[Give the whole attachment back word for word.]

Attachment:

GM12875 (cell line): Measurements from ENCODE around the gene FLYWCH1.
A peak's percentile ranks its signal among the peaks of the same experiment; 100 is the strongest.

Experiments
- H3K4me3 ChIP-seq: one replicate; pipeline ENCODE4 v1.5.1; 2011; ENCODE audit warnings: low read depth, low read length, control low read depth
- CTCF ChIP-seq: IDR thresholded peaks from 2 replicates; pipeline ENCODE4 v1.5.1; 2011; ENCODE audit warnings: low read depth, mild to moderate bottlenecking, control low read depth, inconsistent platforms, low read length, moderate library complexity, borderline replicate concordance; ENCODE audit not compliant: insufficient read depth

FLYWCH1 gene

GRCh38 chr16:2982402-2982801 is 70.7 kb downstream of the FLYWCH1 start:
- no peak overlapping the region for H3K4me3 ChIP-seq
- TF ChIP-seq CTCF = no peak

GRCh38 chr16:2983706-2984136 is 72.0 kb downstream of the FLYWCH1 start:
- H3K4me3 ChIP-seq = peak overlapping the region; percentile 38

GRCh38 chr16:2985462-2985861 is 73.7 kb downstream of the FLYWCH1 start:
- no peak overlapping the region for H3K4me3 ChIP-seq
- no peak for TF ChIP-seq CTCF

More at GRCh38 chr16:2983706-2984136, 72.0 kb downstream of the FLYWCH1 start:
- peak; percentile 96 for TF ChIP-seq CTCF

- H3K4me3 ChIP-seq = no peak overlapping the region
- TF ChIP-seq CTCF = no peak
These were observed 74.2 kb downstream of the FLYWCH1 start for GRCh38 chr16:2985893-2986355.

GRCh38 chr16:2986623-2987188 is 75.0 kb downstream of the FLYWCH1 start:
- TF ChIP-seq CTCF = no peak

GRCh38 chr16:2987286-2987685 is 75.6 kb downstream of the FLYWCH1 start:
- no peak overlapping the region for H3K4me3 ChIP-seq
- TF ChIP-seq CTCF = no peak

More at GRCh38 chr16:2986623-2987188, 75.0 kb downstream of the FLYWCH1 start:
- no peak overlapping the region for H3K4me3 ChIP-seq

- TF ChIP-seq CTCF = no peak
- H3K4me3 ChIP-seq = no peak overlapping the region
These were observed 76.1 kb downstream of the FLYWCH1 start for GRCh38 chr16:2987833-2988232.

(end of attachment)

GM12875 (cell line): Measurements from ENCODE around the gene FLYWCH1.
A peak's percentile ranks its signal among the peaks of the same experiment; 100 is the strongest.

Experiments
- H3K4me3 ChIP-seq: one replicate; pipeline ENCODE4 v1.5.1; 2011; ENCODE audit warnings: low read depth, low read length, control low read depth
- CTCF ChIP-seq: IDR thresholded peaks from 2 replicates; pipeline ENCODE4 v1.5.1; 2011; ENCODE audit warnings: low read depth, mild to moderate bottlenecking, control low read depth, inconsistent platforms, low read length, moderate library complexity, borderline replicate concordance; ENCODE audit not compliant: insufficient read depth

FLYWCH1 gene

GRCh38 chr16:2982402-2982801 is 70.7 kb downstream of the FLYWCH1 start:
- no peak overlapping the region for H3K4me3 ChIP-seq
- TF ChIP-seq CTCF = no peak

GRCh38 chr16:2983706-2984136 is 72.0 kb downstream of the FLYWCH1 start:
- H3K4me3 ChIP-seq = peak overlapping the region; percentile 38

GRCh38 chr16:2985462-2985861 is 73.7 kb downstream of the FLYWCH1 start:
- no peak overlapping the region for H3K4me3 ChIP-seq
- no peak for TF ChIP-seq CTCF

More at GRCh38 chr16:2983706-2984136, 72.0 kb downstream of the FLYWCH1 start:
- peak; percentile 96 for TF ChIP-seq CTCF

- H3K4me3 ChIP-seq = no peak overlapping the region
- TF ChIP-seq CTCF = no peak
These were observed 74.2 kb downstream of the FLYWCH1 start for GRCh38 chr16:2985893-2986355.

GRCh38 chr16:2986623-2987188 is 75.0 kb downstream of the FLYWCH1 start:
- TF ChIP-seq CTCF = no peak

GRCh38 chr16:2987286-2987685 is 75.6 kb downstream of the FLYWCH1 start:
- no peak overlapping the region for H3K4me3 ChIP-seq
- TF ChIP-seq CTCF = no peak

More at GRCh38 chr16:2986623-2987188, 75.0 kb downstream of the FLYWCH1 start:
- no peak overlapping the region for H3K4me3 ChIP-seq

- TF ChIP-seq CTCF = no peak
- H3K4me3 ChIP-seq = no peak overlapping the region
These were observed 76.1 kb downstream of the FLYWCH1 start for GRCh38 chr16:2987833-2988232.